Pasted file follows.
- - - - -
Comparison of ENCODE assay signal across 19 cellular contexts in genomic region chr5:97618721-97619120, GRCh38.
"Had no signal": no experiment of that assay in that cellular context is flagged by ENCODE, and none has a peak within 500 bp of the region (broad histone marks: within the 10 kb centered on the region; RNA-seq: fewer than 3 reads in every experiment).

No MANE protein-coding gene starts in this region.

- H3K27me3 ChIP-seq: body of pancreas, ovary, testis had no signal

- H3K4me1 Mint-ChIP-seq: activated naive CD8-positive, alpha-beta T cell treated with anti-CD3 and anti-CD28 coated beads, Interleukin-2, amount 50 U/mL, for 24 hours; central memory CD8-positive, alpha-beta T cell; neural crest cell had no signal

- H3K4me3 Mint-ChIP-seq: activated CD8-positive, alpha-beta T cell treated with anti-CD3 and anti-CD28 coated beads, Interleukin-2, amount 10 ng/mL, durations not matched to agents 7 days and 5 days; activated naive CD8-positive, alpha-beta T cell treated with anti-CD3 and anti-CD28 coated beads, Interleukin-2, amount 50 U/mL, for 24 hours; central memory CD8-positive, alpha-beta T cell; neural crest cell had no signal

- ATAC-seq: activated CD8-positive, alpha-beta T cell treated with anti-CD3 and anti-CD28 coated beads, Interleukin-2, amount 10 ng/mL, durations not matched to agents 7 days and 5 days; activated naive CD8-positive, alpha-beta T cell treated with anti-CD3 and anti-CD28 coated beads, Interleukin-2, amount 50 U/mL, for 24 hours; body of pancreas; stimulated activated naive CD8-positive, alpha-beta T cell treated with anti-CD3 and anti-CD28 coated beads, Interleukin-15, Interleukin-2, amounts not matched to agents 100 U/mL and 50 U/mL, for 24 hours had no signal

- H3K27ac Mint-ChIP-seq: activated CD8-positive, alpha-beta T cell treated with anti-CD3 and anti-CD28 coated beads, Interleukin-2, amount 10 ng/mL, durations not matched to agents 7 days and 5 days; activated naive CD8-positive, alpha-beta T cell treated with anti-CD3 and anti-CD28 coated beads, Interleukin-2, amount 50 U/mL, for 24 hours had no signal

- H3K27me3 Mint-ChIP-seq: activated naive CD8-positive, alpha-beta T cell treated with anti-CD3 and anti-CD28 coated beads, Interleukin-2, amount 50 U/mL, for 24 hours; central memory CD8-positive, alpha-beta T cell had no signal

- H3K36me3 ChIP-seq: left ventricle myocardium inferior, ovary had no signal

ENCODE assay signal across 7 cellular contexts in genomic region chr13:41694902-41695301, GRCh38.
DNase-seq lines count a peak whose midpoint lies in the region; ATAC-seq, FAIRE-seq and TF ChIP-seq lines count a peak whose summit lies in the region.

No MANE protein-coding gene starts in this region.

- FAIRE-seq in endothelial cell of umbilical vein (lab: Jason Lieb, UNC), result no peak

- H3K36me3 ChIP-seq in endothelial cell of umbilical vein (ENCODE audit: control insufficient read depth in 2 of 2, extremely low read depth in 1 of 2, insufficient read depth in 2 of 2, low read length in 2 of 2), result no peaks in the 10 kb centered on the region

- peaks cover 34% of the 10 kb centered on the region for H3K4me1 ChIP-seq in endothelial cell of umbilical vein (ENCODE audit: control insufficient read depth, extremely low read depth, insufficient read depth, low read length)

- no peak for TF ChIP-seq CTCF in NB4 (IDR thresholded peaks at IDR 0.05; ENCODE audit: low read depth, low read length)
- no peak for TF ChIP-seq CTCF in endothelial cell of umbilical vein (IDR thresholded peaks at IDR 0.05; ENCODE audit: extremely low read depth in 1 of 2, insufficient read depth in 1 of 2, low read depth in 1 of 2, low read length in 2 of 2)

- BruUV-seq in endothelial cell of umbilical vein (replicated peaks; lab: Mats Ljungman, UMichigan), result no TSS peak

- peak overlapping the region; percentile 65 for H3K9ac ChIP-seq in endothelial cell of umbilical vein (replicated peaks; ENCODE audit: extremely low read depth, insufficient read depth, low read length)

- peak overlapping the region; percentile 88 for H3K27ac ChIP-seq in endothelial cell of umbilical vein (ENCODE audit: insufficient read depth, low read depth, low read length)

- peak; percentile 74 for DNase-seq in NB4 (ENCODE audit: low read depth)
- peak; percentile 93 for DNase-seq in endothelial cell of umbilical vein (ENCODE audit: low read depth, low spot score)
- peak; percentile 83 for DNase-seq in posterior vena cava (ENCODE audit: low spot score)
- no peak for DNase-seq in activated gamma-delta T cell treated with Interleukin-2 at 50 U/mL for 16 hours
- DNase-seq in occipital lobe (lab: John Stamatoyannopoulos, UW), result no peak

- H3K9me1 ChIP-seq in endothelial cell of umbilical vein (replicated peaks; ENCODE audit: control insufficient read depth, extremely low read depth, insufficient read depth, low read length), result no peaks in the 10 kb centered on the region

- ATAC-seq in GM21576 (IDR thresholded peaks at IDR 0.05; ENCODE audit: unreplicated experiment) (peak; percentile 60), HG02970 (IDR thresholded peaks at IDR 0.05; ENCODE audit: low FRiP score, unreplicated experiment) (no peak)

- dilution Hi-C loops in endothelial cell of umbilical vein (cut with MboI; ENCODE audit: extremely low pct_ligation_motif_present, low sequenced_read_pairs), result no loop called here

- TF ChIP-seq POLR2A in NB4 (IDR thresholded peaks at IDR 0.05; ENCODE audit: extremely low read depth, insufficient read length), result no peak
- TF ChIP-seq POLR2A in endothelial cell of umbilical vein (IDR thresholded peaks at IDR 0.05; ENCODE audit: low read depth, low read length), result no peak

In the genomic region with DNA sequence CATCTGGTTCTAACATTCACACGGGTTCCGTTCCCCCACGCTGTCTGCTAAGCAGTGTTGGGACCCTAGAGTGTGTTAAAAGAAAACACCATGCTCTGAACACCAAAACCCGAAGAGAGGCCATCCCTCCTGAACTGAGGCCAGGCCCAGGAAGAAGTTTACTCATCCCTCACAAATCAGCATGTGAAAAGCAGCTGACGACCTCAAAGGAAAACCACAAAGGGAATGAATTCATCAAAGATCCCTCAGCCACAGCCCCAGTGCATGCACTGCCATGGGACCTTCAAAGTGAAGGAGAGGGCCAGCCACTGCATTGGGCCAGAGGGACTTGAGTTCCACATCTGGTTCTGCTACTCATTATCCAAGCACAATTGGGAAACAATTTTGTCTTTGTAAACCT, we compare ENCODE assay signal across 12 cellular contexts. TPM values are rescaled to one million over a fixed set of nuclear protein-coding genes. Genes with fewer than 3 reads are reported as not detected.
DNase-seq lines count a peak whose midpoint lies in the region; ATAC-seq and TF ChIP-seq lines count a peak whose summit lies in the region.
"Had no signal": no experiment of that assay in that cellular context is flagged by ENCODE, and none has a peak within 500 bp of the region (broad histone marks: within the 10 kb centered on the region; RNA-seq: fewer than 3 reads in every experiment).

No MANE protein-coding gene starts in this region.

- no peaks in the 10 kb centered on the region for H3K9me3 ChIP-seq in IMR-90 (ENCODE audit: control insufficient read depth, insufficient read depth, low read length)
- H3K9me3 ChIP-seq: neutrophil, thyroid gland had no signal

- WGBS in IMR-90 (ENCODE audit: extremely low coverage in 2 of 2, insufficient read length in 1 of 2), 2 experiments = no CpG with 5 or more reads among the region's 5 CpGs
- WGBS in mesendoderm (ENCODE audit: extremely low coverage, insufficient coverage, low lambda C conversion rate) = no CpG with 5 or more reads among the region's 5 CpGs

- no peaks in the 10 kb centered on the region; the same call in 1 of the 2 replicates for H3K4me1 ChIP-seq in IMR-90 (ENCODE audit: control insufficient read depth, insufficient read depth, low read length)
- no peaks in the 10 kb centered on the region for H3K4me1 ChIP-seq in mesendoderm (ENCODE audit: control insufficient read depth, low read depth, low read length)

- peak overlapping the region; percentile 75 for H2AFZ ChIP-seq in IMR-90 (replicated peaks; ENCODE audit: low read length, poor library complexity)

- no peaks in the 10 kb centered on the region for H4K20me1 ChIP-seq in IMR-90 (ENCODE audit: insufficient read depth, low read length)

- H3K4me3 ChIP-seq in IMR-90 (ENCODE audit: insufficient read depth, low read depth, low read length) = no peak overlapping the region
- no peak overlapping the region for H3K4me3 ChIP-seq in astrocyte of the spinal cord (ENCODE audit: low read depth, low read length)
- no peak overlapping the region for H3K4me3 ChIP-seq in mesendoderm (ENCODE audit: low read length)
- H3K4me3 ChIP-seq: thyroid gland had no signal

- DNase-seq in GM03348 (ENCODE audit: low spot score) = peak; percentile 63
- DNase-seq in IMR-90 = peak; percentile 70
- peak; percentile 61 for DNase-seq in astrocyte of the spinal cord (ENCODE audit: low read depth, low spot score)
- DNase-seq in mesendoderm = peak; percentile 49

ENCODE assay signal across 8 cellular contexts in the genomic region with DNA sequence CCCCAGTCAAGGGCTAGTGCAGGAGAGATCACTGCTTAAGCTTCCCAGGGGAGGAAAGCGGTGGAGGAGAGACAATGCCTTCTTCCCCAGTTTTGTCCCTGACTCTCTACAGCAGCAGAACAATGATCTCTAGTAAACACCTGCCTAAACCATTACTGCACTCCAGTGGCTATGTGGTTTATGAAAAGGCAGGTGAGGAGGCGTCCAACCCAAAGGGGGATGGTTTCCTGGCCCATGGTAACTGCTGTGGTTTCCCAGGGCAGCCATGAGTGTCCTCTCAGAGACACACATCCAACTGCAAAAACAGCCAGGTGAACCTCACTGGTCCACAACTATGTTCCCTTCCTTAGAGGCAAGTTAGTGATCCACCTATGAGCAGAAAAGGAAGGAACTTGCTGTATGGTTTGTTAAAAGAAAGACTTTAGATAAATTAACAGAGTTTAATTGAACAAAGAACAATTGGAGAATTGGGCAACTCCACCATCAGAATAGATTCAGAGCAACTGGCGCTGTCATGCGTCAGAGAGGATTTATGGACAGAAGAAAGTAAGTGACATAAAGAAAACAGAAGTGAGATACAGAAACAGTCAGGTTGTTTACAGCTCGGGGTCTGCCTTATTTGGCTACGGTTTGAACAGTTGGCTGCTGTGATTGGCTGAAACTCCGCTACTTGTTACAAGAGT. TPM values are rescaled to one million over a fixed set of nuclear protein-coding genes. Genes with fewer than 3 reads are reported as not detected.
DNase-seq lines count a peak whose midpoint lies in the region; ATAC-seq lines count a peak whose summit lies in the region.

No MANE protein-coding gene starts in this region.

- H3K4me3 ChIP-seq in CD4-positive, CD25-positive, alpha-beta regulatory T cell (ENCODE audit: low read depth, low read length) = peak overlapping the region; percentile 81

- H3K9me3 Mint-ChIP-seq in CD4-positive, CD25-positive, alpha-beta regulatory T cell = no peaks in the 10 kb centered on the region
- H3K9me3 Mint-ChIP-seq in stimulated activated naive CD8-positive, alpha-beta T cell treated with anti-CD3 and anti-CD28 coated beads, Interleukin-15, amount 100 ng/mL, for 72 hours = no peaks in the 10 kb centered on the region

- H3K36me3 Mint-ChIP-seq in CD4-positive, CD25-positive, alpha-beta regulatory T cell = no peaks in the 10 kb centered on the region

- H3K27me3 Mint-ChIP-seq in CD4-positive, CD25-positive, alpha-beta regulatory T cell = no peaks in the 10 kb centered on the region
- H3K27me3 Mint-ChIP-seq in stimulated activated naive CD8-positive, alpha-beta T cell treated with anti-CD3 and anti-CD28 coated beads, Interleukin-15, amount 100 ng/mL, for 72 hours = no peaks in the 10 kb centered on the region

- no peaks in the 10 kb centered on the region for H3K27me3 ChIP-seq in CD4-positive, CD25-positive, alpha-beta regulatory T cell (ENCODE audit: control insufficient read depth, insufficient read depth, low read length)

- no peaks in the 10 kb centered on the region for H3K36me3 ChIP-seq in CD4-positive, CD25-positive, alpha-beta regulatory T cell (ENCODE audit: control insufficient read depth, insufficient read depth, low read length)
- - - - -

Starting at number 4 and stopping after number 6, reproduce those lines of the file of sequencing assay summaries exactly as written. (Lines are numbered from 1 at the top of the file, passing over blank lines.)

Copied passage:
- H3K27me3 ChIP-seq: body of pancreas, ovary, testis had no signal

- H3K4me1 Mint-ChIP-seq: activated naive CD8-positive, alpha-beta T cell treated with anti-CD3 and anti-CD28 coated beads, Interleukin-2, amount 50 U/mL, for 24 hours; central memory CD8-positive, alpha-beta T cell; neural crest cell had no signal

- H3K4me3 Mint-ChIP-seq: activated CD8-positive, alpha-beta T cell treated with anti-CD3 and anti-CD28 coated beads, Interleukin-2, amount 10 ng/mL, durations not matched to agents 7 days and 5 days; activated naive CD8-positive, alpha-beta T cell treated with anti-CD3 and anti-CD28 coated beads, Interleukin-2, amount 50 U/mL, for 24 hours; central memory CD8-positive, alpha-beta T cell; neural crest cell had no signal